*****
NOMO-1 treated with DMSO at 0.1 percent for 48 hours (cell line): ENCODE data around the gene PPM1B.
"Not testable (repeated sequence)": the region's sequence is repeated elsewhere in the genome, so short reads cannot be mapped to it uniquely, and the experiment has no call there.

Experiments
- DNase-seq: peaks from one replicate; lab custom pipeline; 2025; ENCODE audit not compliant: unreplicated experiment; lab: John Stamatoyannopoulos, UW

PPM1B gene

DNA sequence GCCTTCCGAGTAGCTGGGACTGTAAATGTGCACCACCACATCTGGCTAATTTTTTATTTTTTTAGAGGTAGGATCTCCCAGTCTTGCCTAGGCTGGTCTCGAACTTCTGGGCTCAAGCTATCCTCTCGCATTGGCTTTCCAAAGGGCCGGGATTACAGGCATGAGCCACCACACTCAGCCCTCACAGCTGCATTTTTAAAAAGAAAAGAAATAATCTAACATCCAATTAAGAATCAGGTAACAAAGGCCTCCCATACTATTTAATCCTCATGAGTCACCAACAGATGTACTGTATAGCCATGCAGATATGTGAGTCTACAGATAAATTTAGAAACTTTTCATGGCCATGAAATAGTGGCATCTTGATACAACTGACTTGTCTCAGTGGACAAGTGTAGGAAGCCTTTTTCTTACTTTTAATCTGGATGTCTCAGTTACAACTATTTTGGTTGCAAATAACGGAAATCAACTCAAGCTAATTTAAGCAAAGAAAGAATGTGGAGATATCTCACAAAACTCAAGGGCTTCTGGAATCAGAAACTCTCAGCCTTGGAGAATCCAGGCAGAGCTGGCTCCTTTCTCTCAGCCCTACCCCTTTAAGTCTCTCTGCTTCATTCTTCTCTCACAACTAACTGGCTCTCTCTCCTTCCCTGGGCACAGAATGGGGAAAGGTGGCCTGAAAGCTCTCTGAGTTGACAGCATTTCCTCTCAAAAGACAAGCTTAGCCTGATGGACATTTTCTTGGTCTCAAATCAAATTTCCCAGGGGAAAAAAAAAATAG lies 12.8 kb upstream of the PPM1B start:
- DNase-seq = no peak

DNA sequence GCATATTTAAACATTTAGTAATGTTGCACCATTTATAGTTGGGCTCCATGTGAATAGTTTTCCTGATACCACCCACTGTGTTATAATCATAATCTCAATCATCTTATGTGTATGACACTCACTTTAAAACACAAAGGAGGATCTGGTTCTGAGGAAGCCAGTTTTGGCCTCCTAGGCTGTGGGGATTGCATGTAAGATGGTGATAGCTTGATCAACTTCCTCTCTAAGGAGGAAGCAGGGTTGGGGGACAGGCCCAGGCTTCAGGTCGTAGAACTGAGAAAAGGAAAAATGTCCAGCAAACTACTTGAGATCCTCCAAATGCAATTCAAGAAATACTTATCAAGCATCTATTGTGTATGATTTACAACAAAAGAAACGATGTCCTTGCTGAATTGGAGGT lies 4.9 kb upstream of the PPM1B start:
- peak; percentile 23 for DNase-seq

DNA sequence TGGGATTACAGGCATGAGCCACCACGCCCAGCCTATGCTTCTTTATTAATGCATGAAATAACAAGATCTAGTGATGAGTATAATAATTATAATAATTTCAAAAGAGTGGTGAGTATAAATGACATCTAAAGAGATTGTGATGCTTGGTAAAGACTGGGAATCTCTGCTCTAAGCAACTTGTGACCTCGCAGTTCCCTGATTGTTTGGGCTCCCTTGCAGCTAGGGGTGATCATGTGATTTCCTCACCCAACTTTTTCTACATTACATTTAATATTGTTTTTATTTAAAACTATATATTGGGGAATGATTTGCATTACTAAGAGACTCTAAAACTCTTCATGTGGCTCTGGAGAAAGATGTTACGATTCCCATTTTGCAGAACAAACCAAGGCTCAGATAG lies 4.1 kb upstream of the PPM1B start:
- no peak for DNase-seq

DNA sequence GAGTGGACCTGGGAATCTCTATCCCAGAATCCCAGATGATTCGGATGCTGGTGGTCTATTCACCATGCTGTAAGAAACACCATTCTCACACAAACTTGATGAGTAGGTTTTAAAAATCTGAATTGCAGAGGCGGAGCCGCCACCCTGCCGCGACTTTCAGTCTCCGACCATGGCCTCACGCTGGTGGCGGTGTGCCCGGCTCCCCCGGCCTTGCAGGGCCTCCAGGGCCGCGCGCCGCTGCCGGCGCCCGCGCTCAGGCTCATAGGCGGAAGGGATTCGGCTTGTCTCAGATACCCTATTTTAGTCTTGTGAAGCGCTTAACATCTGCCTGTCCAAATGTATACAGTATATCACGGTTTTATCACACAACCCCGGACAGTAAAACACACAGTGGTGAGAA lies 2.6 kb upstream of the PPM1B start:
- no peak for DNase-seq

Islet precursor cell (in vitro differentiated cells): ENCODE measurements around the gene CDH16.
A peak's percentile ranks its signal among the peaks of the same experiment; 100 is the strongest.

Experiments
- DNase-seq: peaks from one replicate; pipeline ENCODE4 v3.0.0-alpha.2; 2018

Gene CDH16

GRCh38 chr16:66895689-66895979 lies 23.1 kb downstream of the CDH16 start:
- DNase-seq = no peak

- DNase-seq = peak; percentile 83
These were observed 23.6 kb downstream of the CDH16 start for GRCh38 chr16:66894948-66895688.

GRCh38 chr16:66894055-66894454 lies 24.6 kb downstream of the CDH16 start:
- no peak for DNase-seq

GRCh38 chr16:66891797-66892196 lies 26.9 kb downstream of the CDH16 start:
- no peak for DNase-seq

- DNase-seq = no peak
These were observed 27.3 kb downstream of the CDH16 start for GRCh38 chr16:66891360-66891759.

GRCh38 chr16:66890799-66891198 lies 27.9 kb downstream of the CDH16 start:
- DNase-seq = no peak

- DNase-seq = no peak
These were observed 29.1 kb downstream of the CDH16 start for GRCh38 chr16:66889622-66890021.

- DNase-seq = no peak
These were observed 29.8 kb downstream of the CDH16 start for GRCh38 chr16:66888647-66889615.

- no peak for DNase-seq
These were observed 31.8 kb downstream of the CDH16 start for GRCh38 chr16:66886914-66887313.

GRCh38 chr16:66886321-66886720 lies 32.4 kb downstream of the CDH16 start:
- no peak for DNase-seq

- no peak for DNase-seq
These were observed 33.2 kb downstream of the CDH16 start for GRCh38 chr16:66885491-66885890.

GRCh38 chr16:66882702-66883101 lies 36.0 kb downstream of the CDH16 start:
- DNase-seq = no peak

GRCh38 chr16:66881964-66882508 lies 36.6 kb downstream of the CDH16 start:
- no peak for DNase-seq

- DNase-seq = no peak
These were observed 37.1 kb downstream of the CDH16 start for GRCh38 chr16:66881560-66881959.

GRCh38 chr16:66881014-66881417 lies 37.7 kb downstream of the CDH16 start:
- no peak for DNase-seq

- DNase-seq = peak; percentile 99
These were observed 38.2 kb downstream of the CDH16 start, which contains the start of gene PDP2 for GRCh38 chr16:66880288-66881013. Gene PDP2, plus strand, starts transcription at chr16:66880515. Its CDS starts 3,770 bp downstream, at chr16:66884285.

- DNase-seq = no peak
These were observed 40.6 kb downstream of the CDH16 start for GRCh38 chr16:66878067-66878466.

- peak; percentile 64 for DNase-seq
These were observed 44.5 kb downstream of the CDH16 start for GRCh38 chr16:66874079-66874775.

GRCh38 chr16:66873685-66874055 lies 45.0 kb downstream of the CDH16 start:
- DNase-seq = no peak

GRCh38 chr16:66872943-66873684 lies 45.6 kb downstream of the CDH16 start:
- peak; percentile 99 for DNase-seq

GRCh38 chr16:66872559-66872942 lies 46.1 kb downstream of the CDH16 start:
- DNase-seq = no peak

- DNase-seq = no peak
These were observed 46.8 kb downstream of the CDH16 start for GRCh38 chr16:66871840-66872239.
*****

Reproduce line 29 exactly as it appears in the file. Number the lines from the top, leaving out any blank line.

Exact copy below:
GRCh38 chr16:66890799-66891198 lies 27.9 kb downstream of the CDH16 start: